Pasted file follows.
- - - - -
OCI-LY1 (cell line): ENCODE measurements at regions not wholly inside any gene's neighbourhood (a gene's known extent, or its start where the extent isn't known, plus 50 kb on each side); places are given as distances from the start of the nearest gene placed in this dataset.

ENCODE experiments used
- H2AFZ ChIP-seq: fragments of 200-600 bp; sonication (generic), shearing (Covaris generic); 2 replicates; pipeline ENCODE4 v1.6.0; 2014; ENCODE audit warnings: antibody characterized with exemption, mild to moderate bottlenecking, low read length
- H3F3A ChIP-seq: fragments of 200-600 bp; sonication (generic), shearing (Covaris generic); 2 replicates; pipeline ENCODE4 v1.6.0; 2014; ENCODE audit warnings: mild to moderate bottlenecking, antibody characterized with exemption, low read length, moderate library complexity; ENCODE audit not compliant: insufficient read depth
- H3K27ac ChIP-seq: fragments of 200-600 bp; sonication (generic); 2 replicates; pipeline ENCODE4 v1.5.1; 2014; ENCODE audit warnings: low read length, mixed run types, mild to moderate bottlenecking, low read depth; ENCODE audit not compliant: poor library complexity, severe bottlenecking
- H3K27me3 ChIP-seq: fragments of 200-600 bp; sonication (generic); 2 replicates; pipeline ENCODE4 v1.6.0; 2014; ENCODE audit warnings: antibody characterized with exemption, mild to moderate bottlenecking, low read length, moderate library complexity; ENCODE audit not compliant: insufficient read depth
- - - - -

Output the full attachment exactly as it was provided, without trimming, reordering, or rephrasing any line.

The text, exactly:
OCI-LY1 (cell line): ENCODE measurements at regions not wholly inside any gene's neighbourhood (a gene's known extent, or its start where the extent isn't known, plus 50 kb on each side); places are given as distances from the start of the nearest gene placed in this dataset.

ENCODE experiments used
- H2AFZ ChIP-seq: fragments of 200-600 bp; sonication (generic), shearing (Covaris generic); 2 replicates; pipeline ENCODE4 v1.6.0; 2014; ENCODE audit warnings: antibody characterized with exemption, mild to moderate bottlenecking, low read length
- H3F3A ChIP-seq: fragments of 200-600 bp; sonication (generic), shearing (Covaris generic); 2 replicates; pipeline ENCODE4 v1.6.0; 2014; ENCODE audit warnings: mild to moderate bottlenecking, antibody characterized with exemption, low read length, moderate library complexity; ENCODE audit not compliant: insufficient read depth
- H3K27ac ChIP-seq: fragments of 200-600 bp; sonication (generic); 2 replicates; pipeline ENCODE4 v1.5.1; 2014; ENCODE audit warnings: low read length, mixed run types, mild to moderate bottlenecking, low read depth; ENCODE audit not compliant: poor library complexity, severe bottlenecking
- H3K27me3 ChIP-seq: fragments of 200-600 bp; sonication (generic); 2 replicates; pipeline ENCODE4 v1.6.0; 2014; ENCODE audit warnings: antibody characterized with exemption, mild to moderate bottlenecking, low read length, moderate library complexity; ENCODE audit not compliant: insufficient read depth